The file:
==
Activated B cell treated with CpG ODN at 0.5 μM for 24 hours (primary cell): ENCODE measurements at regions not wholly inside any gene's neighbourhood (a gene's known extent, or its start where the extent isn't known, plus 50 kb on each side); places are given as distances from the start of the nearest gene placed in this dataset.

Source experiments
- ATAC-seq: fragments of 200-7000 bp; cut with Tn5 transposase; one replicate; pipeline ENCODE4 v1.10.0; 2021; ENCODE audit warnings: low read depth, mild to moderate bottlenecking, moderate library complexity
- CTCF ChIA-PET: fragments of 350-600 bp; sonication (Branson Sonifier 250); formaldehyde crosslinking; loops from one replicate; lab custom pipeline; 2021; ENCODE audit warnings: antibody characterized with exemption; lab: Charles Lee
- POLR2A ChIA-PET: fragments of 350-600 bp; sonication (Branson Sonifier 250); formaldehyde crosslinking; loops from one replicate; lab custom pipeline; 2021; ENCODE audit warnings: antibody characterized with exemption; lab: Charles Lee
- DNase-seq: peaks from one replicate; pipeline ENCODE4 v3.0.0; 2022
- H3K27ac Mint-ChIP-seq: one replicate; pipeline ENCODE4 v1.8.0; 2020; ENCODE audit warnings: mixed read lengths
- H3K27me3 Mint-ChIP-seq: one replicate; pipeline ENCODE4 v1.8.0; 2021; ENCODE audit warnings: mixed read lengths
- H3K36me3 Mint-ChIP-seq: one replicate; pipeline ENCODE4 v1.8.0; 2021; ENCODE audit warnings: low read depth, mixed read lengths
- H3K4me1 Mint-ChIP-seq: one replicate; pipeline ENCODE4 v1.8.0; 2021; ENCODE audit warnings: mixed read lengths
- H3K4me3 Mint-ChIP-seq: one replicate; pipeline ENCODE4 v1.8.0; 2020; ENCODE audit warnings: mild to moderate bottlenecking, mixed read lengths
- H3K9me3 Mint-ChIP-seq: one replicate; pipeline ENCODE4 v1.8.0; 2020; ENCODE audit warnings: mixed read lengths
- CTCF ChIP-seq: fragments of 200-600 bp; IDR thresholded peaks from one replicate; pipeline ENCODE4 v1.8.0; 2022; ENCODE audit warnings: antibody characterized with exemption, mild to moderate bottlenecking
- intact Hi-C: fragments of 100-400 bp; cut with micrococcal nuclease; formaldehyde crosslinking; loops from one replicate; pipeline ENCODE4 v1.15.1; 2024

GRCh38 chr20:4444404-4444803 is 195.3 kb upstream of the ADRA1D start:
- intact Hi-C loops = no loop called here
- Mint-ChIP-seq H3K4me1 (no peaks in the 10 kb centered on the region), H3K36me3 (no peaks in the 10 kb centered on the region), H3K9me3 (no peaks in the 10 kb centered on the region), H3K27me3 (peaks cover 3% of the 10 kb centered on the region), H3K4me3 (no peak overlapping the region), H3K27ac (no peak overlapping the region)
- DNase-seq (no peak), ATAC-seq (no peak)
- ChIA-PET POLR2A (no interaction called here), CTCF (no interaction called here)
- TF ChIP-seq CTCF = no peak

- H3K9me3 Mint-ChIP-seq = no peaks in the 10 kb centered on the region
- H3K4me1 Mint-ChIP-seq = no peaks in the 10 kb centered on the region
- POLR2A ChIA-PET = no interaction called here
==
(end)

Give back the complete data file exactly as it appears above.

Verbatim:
Activated B cell treated with CpG ODN at 0.5 μM for 24 hours (primary cell): ENCODE measurements at regions not wholly inside any gene's neighbourhood (a gene's known extent, or its start where the extent isn't known, plus 50 kb on each side); places are given as distances from the start of the nearest gene placed in this dataset.

Source experiments
- ATAC-seq: fragments of 200-7000 bp; cut with Tn5 transposase; one replicate; pipeline ENCODE4 v1.10.0; 2021; ENCODE audit warnings: low read depth, mild to moderate bottlenecking, moderate library complexity
- CTCF ChIA-PET: fragments of 350-600 bp; sonication (Branson Sonifier 250); formaldehyde crosslinking; loops from one replicate; lab custom pipeline; 2021; ENCODE audit warnings: antibody characterized with exemption; lab: Charles Lee
- POLR2A ChIA-PET: fragments of 350-600 bp; sonication (Branson Sonifier 250); formaldehyde crosslinking; loops from one replicate; lab custom pipeline; 2021; ENCODE audit warnings: antibody characterized with exemption; lab: Charles Lee
- DNase-seq: peaks from one replicate; pipeline ENCODE4 v3.0.0; 2022
- H3K27ac Mint-ChIP-seq: one replicate; pipeline ENCODE4 v1.8.0; 2020; ENCODE audit warnings: mixed read lengths
- H3K27me3 Mint-ChIP-seq: one replicate; pipeline ENCODE4 v1.8.0; 2021; ENCODE audit warnings: mixed read lengths
- H3K36me3 Mint-ChIP-seq: one replicate; pipeline ENCODE4 v1.8.0; 2021; ENCODE audit warnings: low read depth, mixed read lengths
- H3K4me1 Mint-ChIP-seq: one replicate; pipeline ENCODE4 v1.8.0; 2021; ENCODE audit warnings: mixed read lengths
- H3K4me3 Mint-ChIP-seq: one replicate; pipeline ENCODE4 v1.8.0; 2020; ENCODE audit warnings: mild to moderate bottlenecking, mixed read lengths
- H3K9me3 Mint-ChIP-seq: one replicate; pipeline ENCODE4 v1.8.0; 2020; ENCODE audit warnings: mixed read lengths
- CTCF ChIP-seq: fragments of 200-600 bp; IDR thresholded peaks from one replicate; pipeline ENCODE4 v1.8.0; 2022; ENCODE audit warnings: antibody characterized with exemption, mild to moderate bottlenecking
- intact Hi-C: fragments of 100-400 bp; cut with micrococcal nuclease; formaldehyde crosslinking; loops from one replicate; pipeline ENCODE4 v1.15.1; 2024

GRCh38 chr20:4444404-4444803 is 195.3 kb upstream of the ADRA1D start:
- intact Hi-C loops = no loop called here
- Mint-ChIP-seq H3K4me1 (no peaks in the 10 kb centered on the region), H3K36me3 (no peaks in the 10 kb centered on the region), H3K9me3 (no peaks in the 10 kb centered on the region), H3K27me3 (peaks cover 3% of the 10 kb centered on the region), H3K4me3 (no peak overlapping the region), H3K27ac (no peak overlapping the region)
- DNase-seq (no peak), ATAC-seq (no peak)
- ChIA-PET POLR2A (no interaction called here), CTCF (no interaction called here)
- TF ChIP-seq CTCF = no peak

- H3K9me3 Mint-ChIP-seq = no peaks in the 10 kb centered on the region
- H3K4me1 Mint-ChIP-seq = no peaks in the 10 kb centered on the region
- POLR2A ChIA-PET = no interaction called here